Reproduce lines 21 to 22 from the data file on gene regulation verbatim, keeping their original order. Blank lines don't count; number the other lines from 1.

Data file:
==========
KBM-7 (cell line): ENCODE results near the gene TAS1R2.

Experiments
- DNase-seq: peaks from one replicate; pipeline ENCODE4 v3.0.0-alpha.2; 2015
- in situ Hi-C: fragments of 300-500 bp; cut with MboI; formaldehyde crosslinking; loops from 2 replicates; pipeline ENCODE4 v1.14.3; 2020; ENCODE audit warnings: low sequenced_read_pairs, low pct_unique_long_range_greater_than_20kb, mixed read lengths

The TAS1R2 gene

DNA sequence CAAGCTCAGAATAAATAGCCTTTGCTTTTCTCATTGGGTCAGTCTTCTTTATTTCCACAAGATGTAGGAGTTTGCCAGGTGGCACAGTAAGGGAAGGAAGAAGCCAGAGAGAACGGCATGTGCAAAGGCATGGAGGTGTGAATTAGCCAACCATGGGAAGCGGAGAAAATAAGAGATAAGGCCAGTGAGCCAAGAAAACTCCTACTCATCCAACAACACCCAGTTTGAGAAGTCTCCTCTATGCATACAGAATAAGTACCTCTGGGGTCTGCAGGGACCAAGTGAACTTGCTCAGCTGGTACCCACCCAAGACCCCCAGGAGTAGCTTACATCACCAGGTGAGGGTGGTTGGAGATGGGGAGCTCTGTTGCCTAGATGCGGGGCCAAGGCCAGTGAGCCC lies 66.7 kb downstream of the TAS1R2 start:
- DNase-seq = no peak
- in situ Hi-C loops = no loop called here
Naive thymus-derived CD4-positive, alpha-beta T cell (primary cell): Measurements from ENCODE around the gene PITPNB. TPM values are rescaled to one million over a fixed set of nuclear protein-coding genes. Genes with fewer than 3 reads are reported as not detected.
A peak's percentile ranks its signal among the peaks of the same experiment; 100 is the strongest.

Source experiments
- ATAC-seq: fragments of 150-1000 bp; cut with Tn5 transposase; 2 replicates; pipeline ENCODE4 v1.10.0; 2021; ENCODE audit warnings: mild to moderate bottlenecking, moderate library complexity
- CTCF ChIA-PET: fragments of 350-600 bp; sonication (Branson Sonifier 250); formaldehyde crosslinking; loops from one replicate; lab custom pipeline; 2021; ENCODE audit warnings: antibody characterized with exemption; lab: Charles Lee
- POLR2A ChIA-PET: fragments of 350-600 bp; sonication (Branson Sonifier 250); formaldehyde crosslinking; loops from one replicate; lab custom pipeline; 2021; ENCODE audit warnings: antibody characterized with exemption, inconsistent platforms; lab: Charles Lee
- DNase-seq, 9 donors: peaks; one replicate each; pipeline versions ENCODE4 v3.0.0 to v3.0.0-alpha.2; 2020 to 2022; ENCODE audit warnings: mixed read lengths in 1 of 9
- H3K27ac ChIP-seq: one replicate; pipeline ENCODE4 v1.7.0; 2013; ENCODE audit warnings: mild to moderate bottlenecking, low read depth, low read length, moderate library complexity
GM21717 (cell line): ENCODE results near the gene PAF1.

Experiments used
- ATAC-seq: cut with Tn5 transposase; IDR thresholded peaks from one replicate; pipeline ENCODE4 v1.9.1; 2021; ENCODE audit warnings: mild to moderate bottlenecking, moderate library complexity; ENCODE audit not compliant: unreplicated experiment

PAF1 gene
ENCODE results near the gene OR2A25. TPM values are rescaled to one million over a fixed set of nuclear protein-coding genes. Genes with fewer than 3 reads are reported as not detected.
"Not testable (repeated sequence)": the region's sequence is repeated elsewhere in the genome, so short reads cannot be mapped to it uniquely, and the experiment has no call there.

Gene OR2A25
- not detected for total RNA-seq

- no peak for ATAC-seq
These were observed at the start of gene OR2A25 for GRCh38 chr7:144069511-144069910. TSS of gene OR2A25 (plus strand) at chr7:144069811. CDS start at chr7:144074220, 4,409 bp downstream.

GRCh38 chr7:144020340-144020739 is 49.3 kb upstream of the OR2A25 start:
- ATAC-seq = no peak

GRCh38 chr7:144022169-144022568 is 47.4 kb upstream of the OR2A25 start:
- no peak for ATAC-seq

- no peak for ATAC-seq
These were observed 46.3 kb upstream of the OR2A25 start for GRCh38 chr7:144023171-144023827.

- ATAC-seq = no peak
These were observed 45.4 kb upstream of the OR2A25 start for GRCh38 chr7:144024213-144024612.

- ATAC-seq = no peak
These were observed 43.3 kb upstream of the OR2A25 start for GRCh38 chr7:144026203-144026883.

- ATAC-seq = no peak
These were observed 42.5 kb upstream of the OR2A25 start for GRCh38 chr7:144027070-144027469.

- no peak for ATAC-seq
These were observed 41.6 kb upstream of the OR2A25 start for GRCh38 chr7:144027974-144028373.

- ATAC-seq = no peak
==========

ENCODE results near the gene OR2A25. TPM values are rescaled to one million over a fixed set of nuclear protein-coding genes. Genes with fewer than 3 reads are reported as not detected.
"Not testable (repeated sequence)": the region's sequence is repeated elsewhere in the genome, so short reads cannot be mapped to it uniquely, and the experiment has no call there.